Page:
Look What They've Done with East Berlin

Now it's vibrant, young, crammed with edgy art and culture.

By Steve Burgess 11 Jun 2010 |

Steve Burgess is taking a break from his arduous schedule of movie reviewing to travel in Europe and file the odd dispatch. Sometimes, (bet on it) very odd.

Romantic comedy fans know the formula. The lovers-to-be must hate each other at first. He spills a magnum of wine on her white dress and throws up on her shoes; she accidentally breaks his jaw with a metal bat. But eventually true love triumphs. Sometimes travel can play out the same way.

It's about 11 p.m. when I arrive at my little Berlin hotel. Two people are waiting in the lobby. I nod; they nod. The desk clerk seems to be speaking Russian. She is telling me my credit card doesn't work. Then I see my room, with the bathroom conveniently situated at the far end of the hall. I tell the clerk, now joined by an English-speaking husband, that I specifically requested a bathroom. You lie, they parry, and besides, your card is no good. So your reservation is cancelled.

It turns out the two people in the lobby were waiting to scoop my room in case I failed to show, and they are willing to pay extra. The situation calls for a strategic shit fit. Luckily I don't need to fake it -- I pop off like an Icelandic mountaintop. The two would-be pirates scurry out the door, terrified. Now lacking options, the innkeeper is forced to make peace. I am promised a private bathroom, eventually. Next day the card problems would get worse before they got better, but I'll spare you. Besides, you know how the movie ends. I love this place.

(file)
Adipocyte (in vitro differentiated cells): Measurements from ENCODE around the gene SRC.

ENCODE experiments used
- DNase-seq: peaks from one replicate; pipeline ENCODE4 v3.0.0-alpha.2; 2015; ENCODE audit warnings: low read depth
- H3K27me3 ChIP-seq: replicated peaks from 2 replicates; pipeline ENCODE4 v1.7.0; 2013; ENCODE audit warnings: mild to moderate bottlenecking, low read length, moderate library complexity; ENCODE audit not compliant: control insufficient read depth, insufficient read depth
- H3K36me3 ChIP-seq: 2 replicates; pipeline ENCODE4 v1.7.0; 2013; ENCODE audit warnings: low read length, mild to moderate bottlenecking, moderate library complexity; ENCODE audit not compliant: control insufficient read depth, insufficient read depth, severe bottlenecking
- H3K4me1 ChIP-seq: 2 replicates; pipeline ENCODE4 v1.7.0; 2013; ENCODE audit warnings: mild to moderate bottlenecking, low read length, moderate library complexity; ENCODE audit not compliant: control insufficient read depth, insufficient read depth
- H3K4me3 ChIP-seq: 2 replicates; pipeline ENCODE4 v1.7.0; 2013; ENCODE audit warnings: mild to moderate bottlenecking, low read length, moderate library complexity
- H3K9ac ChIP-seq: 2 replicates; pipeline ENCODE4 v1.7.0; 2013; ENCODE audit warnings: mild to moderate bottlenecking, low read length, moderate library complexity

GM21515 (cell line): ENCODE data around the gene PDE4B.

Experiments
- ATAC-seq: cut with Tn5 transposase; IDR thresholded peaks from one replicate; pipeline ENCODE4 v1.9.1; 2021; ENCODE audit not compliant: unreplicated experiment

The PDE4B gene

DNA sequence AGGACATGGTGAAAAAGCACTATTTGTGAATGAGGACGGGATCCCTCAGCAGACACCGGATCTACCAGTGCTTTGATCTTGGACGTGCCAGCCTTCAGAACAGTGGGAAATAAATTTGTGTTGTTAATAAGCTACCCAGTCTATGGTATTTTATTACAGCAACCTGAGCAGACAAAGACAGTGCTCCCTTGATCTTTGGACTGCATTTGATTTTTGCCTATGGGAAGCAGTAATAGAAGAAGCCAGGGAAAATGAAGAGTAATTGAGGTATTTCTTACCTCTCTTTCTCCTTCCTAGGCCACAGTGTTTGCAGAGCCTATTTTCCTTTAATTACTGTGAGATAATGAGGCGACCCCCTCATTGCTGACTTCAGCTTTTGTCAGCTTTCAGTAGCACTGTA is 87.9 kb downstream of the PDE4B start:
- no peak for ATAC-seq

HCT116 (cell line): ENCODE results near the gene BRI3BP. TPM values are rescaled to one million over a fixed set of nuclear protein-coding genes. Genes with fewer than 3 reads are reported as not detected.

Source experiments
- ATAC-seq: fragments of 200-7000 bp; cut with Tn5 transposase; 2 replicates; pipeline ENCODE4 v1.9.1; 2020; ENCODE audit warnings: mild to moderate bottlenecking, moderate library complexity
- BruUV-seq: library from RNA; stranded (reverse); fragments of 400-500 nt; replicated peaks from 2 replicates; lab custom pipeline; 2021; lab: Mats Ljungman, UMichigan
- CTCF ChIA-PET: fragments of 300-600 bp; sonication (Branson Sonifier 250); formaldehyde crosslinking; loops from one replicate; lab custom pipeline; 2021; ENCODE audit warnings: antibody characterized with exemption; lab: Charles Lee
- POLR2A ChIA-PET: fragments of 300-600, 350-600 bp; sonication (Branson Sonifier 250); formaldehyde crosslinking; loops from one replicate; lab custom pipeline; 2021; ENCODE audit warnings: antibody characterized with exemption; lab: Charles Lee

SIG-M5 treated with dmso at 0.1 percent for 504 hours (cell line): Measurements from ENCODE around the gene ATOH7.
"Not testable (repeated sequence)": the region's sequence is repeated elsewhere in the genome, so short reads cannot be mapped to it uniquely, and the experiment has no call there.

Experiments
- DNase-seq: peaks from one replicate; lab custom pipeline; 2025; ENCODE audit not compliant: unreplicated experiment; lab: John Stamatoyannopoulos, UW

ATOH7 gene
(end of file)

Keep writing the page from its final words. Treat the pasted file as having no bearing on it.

Not the hotel -- it still sucks. Just Berlin. The creative energy here is almost palpable. It's a situation summed up by Vancouver clothier Campbell McDougall (Bruce, Komakino) now living in Berlin with a store called Darklands. As he did in Vancouver, McDougall likes to switch up locations frequently. But there's a difference here. "When I would look for a new spot in Vancouver the competition for the space would always be coming from coffee shops," he says. "Here, it's always art galleries."

Historic yet vibrant

You don't even have to be hanging around galleries or fashion shows to feel it. Sometimes Berlin seems like a huge open-air gallery, or a big art school project by precociously talented students. Street art is everywhere and a lot of it is very good. There's stuff hidden away in dank alleys that would probably be featured on gallery tours back home. Clothing stores and odd shops are almost always worth exploring. There are more cool t-shirts for sale here than anywhere in Europe. And decent restaurants with prices Paris probably hasn't seen since Napoleon.

Berlin has many sites for traditional tourism, too. I've seen the Brandenburg Gate, the Reichstag dome, Checkpoint Charlie (best viewpoint: the patio of the nearby McDonald's), and even KaDeWe, the famous mega-department store that was the first stop for many East Berliners as soon as the Wall came down. The Museum Insel district features the fantastic Pergamon and other major museums, plus the restored Berliner Dom cathedral. Berlin also holds a special place as a testament to Nazi terror, a role the city has embraced with the Holocaust Memorial, the Jewish Museum, and the haunting little brass sidewalk plaques in front of homes where Jewish victims once lived.